Incubator Throws In With Disposable ProductsBIOPLASTICS: Maker of compostable cups, utensils joins clean tech facility. Monday, May 20, 2013
“It makes people feel good because they’re doing something good for the environment,” she said. “They’re buying into the mission.”
They’ve even had some success getting endorsements from celebrities including pop musicians Sheryl Crow and Adam Levine.
New campus coming
That marketing success is partly what attracted the attention of the incubator, which was founded in 2011 with a $1 million investment from the city’s Community Redevelopment Agency and Department of Water and Power.
The non-profit, which last year received a $250,000 grant from the Eli and Edythe Broad Foundation, rents space to tenants that’s much below market rate.
The incubator is the first part of the city’s CleanTech Corridor initiative for downtown. The second part will be a new campus, scheduled to break ground in June.
The 60,000-square-foot campus in the Arts District is expected to open at the end of this year or the beginning of next year. The Economic Development Administration last year gave the city of Los Angeles $2.1 million to build the site.
Some of the incubator’s portfolio companies have been getting traction. Electric vehicle-charging station operator 350Green said May 2 that it has been acquired by Miami Beach, Fla., company Car Charging Group Inc. for $5.2 million. That was the first acquisition to come out of the incubator.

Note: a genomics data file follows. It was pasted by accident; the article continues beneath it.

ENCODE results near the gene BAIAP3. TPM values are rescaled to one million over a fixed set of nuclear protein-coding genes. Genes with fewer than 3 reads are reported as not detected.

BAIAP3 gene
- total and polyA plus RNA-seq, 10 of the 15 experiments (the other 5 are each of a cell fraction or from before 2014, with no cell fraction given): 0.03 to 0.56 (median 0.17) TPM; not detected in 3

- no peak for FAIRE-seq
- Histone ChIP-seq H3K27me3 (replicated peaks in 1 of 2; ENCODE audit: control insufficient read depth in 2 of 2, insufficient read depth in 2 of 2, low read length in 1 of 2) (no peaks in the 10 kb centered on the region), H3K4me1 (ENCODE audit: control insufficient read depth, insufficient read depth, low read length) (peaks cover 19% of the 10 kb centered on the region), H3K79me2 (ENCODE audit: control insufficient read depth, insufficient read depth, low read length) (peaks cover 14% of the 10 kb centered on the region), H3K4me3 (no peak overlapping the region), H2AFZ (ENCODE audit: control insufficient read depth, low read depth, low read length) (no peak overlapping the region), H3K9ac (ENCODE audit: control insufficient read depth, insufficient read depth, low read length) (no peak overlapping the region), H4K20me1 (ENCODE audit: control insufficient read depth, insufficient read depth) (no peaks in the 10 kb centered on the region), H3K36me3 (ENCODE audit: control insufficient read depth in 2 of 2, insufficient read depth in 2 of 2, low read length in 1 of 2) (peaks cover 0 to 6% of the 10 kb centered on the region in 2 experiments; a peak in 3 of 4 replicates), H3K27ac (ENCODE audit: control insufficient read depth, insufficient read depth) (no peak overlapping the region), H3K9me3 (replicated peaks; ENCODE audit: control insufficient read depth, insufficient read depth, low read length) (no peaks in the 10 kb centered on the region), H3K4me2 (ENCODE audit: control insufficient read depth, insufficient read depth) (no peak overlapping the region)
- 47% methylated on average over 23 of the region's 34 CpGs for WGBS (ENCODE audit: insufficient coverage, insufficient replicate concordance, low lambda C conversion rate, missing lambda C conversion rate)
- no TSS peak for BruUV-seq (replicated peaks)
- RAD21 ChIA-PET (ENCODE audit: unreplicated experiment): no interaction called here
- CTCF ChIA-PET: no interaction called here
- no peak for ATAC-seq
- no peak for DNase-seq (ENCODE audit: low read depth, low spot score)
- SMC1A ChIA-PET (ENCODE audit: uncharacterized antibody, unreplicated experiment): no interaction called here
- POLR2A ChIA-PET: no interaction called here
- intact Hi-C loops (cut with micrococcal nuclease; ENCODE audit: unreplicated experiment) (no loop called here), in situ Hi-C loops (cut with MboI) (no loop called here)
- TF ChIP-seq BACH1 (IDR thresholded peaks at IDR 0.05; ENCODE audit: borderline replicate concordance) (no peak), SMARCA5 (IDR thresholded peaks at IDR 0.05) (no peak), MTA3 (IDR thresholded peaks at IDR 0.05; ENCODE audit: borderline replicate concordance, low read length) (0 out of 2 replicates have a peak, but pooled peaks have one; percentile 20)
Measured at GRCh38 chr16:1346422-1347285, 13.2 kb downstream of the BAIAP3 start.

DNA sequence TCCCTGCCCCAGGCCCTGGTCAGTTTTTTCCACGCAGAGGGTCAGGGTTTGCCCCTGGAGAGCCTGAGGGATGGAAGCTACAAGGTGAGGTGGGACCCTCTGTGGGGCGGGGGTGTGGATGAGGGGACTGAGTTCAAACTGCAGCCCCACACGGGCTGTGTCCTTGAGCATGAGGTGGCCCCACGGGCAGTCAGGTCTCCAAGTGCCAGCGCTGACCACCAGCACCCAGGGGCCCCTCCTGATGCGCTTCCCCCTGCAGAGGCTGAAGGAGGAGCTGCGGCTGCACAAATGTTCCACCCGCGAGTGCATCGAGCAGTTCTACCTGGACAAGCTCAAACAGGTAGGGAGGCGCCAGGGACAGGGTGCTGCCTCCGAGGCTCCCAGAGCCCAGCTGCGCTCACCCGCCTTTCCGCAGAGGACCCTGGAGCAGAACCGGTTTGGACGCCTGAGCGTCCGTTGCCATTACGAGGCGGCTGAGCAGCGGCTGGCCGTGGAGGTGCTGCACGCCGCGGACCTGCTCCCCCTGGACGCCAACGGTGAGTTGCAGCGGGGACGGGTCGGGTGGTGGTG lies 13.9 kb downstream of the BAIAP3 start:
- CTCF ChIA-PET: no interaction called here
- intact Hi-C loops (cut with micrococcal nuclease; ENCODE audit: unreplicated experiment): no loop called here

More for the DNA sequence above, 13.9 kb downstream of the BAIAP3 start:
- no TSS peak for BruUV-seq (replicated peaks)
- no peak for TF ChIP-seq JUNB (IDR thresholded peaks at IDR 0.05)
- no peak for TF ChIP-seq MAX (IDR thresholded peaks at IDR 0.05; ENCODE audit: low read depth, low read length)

The companies have received a total of $6 million to $8 million from investors since the incubator launched, Anderson said.
Repurpose hopes to seek additional funding as bioplastics catch on with consumers.
Of course, even though people can compost Repurpose’s products, that doesn’t mean they will, said Susan Collins, president of the Container Recycling Institute in Culver City.
Most households don’t have backyard composting bins and only about 180 municipalities offer composting services. Los Angeles is not one of them.
Still, Gropper argues, the cups and utensils have a smaller environmental impact than the alternatives, even if composting is unavailable.
“If you can compost, that’s amazing. But if you can’t, you’re still buying a much greener product,” she said.
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